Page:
This perspective shift teaches youth to become one of the hive
Written by Dave Coryell
A youth pastor in his early 30s sighed deeply as he stared into his mocha latte. He had been asking God for a plan to guide young people deeper into their relationships with Christ. He had read every book he could find on the topic, scoured the Internet for tools and insights.
He had applied various types of curriculum, events, and suggestions offered by experienced youth workers. While positive, none of them had produced the deep and lasting results he desired. Desperation was etched upon his face.
After listening to his story, here’s the advice I shared. “Maybe the solution is to think of young people less like hippos and more like honeybees.”
As one of the world’s largest land animals, the hippo is famous for its ravenous appetite. It consumes close to 50 kilograms of vegetation daily, leading to common phrases like, “I’m as hungry as a hippo!”
In many churches, discipleship efforts reflect this same consumer-based mentality. Most church discipleship efforts are passive in nature. Young people are asked to show up, consume a lesson, and be entertained by fun events and games. There may be some small time commitments to serve, but these opportunities are rare and distanced from actual church or youth group functions. Young people attend and consume. They grow bigger and bigger, until they get full enough or bored enough. Then they leave.
Honeybees, on the other hand, are active individually and as they interact with bees across their hive. Each bee carries out an important part of the hive’s mission. Tasks include everything from daily growth and survival steps to pollinating four million flowers for every kilogram of honey.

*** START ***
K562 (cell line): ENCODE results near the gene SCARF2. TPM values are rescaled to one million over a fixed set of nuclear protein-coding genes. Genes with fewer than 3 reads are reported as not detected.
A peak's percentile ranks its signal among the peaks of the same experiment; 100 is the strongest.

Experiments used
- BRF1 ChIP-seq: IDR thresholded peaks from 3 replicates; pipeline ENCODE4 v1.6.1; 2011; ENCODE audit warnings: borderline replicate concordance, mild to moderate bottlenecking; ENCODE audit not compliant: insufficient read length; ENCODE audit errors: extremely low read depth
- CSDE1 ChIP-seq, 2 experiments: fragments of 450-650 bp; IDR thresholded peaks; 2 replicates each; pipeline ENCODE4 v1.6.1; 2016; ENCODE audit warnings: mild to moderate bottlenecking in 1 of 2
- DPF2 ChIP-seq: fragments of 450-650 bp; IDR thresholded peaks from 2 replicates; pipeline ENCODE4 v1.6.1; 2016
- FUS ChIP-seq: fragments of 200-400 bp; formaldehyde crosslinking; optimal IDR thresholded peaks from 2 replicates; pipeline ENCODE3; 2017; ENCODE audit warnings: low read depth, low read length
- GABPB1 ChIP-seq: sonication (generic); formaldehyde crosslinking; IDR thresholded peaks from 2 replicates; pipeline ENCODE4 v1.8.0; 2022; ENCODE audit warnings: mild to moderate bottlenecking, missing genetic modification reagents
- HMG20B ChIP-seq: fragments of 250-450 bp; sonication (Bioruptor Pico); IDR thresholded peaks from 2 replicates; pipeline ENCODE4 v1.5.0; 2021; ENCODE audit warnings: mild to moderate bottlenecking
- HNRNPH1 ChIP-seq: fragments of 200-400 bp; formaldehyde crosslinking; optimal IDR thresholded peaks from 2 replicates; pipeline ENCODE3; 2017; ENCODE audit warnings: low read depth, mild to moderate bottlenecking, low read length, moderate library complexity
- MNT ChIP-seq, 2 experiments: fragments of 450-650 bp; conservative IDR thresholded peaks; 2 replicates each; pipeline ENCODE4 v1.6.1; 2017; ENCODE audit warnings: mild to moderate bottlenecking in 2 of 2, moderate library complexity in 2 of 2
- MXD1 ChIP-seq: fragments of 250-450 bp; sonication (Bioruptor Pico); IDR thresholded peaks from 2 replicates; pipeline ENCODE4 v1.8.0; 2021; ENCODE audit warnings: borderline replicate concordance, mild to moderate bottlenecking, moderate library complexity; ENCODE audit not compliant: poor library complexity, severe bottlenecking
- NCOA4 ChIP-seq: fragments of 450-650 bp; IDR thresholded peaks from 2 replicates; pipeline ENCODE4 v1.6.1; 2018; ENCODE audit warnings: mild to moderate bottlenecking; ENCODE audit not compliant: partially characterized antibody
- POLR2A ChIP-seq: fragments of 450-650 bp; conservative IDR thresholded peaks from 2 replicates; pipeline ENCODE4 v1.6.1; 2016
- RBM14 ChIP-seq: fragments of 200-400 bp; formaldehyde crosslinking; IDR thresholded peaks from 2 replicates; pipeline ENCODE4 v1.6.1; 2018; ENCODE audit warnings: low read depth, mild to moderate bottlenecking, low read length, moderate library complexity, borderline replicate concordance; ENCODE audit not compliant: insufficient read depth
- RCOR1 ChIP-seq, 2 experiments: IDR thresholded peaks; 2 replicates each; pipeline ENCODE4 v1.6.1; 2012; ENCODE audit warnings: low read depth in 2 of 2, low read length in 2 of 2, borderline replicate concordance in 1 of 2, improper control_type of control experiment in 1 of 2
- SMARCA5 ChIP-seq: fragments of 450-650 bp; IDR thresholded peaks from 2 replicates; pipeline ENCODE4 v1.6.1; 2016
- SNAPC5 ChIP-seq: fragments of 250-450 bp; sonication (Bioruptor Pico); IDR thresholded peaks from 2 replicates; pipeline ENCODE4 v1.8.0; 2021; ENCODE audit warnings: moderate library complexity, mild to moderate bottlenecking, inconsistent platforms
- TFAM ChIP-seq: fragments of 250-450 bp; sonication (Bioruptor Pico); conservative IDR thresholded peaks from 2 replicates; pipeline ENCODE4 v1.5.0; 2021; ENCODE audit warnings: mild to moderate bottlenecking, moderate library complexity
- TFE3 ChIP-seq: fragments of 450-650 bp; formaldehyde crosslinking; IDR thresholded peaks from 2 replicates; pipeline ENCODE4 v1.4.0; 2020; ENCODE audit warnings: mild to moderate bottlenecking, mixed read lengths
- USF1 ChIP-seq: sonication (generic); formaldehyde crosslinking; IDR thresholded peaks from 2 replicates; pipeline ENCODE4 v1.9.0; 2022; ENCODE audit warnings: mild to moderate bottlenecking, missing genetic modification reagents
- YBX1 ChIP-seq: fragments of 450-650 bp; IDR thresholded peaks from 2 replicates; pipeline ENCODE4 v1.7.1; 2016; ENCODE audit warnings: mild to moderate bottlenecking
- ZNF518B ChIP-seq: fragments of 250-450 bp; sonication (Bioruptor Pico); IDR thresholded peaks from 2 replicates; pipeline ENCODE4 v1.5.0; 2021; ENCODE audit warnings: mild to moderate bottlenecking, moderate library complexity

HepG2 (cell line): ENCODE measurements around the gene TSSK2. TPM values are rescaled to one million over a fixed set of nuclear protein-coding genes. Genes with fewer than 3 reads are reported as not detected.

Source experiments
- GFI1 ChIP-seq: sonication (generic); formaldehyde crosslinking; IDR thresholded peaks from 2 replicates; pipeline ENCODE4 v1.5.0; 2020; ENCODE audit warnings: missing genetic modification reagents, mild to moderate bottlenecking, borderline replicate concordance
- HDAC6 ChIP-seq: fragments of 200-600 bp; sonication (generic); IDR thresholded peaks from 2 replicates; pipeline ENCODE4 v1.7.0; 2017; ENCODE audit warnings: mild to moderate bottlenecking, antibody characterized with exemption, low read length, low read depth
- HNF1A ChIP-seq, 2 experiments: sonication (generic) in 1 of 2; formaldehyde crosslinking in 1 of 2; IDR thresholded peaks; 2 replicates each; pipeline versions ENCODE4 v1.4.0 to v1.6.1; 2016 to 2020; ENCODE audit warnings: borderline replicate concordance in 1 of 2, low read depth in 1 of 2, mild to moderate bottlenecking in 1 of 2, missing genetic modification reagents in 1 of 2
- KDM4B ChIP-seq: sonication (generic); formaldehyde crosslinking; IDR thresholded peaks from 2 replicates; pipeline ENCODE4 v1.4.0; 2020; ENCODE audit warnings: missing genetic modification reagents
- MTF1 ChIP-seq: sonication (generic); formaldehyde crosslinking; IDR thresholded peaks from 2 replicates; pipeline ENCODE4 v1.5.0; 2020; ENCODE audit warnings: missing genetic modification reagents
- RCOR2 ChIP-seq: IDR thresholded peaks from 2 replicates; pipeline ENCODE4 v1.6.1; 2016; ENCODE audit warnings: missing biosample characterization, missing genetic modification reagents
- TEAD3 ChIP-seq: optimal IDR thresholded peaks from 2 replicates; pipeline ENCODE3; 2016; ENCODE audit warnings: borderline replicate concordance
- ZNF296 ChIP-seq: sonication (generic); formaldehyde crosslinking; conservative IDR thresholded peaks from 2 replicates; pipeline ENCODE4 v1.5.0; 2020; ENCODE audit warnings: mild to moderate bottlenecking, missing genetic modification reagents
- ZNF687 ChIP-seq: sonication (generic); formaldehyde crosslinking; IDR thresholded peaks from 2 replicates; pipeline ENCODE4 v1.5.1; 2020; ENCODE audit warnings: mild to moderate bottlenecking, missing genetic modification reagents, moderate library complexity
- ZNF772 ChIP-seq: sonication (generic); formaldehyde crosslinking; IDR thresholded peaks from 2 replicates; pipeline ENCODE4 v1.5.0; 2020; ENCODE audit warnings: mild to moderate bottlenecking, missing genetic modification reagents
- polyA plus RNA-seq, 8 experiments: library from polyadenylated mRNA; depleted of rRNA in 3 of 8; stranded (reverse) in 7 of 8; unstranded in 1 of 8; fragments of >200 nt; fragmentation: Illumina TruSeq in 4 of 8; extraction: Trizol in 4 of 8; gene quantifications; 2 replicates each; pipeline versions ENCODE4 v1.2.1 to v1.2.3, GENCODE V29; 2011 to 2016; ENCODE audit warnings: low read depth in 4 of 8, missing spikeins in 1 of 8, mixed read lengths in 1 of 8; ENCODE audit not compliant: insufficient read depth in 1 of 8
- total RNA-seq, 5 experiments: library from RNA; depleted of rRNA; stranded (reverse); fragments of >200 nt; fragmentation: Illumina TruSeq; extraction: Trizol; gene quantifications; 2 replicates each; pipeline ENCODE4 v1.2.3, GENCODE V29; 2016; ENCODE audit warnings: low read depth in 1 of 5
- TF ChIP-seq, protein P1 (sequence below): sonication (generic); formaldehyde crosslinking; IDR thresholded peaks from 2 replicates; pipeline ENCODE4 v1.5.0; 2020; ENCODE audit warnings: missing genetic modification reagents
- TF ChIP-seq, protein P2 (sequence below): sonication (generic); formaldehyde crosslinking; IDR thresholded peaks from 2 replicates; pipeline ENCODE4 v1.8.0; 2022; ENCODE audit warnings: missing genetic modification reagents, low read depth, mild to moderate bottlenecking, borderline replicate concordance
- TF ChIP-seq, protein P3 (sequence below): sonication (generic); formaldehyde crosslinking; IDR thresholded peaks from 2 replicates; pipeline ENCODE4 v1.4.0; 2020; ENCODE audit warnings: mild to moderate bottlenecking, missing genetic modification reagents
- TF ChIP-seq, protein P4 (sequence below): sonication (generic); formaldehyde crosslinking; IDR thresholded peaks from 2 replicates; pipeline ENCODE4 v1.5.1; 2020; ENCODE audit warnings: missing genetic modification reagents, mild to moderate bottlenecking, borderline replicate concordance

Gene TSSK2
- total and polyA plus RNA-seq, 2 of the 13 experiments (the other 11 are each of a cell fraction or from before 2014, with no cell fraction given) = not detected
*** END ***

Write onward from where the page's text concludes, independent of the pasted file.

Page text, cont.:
The honey they create is one of the only food substances that does not spoil. Some say honey could last for eternity. In a similar way, unlocking young people’s God-given potential allows them to own and embrace their role in the Church as they actively share the gospel message and impact lives for eternity!
Treating young people less like hippos and more like honeybees involves the intersection of the greatest commandment (Mark 12:30) and the great commission (Matthew 28:19-20).
First, help young people commit to loving God with all of their heart, soul, mind, and strength to guide their lives every day.
Then, give them the opportunity to engage their faith by offering them ministry tasks that are within their capability. These tasks include, but are not limited to, event planning, leading prayer and worship, teaching, attendance and follow up, peer mentoring, emceeing an event or ministry night, outreach efforts, and mission strategizing to help accomplish the overall church’s mission.
That youth pastor went back to his church with new energy. Within six weeks he had led the church through the transition from hippos to honeybees. The entire youth ministry was now owned and run by the young people it was designed to serve. Adults lovingly came alongside the younger generation, coaching them through success and failure.
God uses this model to impact lives in that local church and its surrounding community. Children, youth, and young adults have been unleashed through this model to distribute thousands of Bibles to those who have never heard the gospel, repair hundreds of homes, and sponsor thousands of children in poverty.
Young people are being unleashed like honeybees in over 10,000 churches in 35 countries across five continents, making this kind of impact. Help your young people be mission-minded honeybees.